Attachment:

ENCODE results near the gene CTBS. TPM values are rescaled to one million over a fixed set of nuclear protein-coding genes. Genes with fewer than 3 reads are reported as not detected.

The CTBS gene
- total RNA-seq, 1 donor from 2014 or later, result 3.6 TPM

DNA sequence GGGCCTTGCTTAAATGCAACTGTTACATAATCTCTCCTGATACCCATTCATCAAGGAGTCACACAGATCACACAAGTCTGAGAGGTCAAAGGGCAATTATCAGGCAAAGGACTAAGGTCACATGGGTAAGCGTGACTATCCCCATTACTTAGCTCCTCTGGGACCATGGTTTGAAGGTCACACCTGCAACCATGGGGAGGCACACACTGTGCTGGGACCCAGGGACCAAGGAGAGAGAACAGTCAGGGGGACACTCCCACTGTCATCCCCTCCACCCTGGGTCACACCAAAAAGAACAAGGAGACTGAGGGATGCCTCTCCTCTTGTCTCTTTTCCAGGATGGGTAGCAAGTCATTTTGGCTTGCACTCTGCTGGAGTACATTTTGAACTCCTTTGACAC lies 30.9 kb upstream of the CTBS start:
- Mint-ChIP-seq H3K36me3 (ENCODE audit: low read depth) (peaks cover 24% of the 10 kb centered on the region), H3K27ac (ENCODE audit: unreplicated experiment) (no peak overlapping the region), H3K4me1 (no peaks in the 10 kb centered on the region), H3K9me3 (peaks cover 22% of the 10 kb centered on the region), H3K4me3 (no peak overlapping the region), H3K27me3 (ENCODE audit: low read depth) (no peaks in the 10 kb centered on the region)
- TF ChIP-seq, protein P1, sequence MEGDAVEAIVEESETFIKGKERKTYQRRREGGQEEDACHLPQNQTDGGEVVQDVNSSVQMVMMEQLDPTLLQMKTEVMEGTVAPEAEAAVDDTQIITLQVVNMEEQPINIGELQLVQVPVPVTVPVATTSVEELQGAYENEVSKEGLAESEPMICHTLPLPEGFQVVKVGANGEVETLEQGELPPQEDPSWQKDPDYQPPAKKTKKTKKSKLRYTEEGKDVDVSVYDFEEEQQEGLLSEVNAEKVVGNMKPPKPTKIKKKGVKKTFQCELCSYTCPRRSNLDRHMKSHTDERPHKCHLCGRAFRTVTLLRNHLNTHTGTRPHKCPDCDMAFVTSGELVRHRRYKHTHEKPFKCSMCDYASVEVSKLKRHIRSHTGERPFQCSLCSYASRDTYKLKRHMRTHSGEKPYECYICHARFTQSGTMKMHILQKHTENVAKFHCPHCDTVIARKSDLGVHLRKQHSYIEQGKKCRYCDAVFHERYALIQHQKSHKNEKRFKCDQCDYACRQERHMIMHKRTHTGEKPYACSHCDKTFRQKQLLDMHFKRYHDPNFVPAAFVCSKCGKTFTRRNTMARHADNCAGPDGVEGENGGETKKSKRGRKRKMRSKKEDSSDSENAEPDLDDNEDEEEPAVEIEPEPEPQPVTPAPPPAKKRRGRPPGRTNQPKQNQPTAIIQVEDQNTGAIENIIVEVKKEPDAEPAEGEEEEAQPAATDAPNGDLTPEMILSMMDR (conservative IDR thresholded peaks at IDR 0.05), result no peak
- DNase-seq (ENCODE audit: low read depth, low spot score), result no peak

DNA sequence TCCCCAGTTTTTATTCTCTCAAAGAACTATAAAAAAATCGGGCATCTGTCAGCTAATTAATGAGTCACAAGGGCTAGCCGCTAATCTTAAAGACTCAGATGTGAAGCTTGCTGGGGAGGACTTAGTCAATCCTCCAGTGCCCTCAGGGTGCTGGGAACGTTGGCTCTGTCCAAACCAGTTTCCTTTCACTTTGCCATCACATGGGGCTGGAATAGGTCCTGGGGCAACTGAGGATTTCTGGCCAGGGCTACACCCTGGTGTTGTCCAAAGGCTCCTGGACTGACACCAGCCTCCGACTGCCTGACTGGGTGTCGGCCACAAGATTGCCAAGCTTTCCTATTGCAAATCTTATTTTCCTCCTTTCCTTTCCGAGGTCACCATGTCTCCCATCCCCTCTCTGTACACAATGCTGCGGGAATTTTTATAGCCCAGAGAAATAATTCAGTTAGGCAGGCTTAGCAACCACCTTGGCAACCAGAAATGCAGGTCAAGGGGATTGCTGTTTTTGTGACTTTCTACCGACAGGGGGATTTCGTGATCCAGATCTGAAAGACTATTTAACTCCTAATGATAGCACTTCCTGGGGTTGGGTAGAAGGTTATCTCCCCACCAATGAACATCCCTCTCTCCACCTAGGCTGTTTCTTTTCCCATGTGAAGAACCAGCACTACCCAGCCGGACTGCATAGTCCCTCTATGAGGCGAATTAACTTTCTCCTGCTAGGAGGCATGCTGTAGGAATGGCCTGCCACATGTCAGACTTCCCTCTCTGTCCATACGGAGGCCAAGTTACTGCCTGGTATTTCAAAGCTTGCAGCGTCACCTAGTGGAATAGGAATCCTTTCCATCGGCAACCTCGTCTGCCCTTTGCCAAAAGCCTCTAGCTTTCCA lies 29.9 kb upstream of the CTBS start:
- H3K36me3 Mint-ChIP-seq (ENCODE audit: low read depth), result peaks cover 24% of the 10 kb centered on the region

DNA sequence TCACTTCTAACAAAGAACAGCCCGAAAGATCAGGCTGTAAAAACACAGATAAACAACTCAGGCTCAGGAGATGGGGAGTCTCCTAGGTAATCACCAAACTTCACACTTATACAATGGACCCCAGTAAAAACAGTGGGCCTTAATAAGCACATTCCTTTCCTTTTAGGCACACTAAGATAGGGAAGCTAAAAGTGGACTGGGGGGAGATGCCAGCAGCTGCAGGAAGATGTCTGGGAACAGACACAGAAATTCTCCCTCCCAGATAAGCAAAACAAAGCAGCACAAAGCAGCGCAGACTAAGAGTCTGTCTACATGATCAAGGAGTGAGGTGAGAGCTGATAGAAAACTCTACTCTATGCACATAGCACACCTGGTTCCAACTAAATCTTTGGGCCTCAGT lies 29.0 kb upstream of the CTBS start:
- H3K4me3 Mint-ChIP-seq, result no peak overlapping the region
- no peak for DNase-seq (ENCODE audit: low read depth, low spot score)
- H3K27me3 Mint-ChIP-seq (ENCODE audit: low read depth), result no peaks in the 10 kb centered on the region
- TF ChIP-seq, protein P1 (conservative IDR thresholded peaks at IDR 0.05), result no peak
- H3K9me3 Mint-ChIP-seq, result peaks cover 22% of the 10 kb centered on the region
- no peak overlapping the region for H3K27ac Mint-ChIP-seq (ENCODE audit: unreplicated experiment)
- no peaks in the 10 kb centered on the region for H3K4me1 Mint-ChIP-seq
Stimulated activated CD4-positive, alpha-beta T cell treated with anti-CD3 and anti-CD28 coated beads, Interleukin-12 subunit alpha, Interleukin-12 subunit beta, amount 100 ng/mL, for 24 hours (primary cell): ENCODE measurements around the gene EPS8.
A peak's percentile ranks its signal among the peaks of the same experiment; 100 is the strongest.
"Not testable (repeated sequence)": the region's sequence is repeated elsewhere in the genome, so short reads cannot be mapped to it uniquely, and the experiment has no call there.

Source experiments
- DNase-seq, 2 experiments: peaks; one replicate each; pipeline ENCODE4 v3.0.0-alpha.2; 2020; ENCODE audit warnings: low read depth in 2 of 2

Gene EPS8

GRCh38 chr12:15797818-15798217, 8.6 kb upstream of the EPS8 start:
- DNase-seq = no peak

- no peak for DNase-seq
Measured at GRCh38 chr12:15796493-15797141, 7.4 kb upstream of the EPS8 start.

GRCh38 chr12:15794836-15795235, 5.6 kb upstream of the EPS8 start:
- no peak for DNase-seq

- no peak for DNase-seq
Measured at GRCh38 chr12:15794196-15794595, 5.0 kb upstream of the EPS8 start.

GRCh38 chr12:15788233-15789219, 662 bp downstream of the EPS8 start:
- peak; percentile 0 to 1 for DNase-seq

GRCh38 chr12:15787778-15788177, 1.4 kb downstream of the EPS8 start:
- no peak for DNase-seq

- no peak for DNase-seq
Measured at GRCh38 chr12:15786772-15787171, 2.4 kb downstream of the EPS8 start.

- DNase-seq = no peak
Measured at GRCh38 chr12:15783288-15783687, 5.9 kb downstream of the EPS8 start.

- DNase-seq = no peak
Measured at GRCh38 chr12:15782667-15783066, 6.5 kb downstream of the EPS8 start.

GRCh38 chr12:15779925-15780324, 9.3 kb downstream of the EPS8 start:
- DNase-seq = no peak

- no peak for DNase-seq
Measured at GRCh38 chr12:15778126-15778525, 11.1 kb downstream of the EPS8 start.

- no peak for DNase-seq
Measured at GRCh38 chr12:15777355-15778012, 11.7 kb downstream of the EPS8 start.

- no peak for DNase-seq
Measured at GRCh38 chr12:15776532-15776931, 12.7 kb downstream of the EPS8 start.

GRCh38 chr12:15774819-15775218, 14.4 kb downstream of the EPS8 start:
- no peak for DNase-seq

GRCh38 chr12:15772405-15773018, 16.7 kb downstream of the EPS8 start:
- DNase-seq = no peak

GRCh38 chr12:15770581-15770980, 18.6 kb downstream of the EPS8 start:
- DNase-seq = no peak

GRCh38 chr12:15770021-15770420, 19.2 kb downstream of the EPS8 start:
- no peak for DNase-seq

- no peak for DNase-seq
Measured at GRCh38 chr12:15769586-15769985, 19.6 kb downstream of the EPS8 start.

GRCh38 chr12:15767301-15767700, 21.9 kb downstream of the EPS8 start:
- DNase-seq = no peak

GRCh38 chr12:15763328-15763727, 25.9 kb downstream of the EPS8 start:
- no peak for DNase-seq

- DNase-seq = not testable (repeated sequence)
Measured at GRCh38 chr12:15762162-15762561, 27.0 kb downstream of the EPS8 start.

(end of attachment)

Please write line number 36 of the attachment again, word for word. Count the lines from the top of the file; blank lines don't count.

- no peak for DNase-seq